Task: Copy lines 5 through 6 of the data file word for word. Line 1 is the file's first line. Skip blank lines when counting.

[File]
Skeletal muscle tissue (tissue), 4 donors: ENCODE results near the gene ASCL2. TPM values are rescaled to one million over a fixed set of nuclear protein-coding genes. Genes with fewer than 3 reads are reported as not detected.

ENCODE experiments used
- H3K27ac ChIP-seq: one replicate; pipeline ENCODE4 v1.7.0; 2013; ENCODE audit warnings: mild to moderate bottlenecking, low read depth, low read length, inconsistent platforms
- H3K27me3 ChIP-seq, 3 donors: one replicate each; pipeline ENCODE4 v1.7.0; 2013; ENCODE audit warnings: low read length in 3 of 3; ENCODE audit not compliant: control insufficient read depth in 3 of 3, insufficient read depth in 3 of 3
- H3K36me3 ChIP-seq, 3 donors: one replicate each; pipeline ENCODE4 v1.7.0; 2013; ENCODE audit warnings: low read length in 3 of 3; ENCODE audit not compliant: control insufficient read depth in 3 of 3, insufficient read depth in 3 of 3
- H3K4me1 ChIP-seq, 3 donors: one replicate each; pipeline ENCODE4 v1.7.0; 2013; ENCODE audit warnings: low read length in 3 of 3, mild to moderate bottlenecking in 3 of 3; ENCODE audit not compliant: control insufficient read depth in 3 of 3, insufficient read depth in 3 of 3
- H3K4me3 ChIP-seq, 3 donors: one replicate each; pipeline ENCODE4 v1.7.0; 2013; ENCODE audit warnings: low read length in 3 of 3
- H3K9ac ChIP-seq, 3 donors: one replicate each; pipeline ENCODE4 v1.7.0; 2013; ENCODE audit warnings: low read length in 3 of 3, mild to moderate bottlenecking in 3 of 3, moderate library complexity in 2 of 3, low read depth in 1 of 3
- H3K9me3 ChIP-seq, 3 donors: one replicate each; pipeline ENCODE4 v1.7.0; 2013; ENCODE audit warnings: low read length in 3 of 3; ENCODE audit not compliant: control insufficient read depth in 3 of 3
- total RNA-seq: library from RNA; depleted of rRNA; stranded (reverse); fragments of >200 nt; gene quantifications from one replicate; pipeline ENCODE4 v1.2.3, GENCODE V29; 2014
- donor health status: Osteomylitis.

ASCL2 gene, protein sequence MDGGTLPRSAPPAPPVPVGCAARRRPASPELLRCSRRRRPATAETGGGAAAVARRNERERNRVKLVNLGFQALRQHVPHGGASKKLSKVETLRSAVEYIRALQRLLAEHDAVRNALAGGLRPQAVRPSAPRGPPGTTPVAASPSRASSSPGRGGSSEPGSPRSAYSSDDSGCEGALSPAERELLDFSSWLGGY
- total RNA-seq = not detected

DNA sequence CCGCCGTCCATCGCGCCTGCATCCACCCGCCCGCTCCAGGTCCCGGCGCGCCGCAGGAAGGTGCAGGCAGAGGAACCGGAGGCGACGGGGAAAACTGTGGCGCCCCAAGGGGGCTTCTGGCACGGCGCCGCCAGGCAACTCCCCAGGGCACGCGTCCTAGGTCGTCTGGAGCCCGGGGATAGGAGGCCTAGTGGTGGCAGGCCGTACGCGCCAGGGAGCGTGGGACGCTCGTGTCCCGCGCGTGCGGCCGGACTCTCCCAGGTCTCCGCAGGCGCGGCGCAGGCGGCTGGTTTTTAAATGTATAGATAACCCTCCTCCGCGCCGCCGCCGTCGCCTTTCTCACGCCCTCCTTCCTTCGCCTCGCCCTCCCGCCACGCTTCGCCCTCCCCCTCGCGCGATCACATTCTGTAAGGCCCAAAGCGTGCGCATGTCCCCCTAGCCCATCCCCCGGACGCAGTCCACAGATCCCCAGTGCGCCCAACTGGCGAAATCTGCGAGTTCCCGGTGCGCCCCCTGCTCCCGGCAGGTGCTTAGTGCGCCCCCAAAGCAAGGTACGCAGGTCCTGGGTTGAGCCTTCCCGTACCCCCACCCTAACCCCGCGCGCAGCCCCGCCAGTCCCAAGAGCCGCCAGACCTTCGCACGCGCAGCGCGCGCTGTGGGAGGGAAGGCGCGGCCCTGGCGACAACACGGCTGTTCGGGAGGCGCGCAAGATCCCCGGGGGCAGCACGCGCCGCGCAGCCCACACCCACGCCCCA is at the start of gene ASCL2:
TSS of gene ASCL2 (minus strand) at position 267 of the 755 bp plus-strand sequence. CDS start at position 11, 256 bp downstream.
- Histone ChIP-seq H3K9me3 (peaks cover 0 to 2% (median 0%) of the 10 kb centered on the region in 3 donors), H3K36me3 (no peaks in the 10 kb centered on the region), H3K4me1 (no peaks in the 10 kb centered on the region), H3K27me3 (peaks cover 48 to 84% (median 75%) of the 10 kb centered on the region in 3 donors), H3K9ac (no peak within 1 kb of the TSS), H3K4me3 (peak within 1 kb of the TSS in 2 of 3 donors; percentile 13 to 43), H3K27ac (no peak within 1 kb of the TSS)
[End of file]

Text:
- H3K36me3 ChIP-seq, 3 donors: one replicate each; pipeline ENCODE4 v1.7.0; 2013; ENCODE audit warnings: low read length in 3 of 3; ENCODE audit not compliant: control insufficient read depth in 3 of 3, insufficient read depth in 3 of 3
- H3K4me1 ChIP-seq, 3 donors: one replicate each; pipeline ENCODE4 v1.7.0; 2013; ENCODE audit warnings: low read length in 3 of 3, mild to moderate bottlenecking in 3 of 3; ENCODE audit not compliant: control insufficient read depth in 3 of 3, insufficient read depth in 3 of 3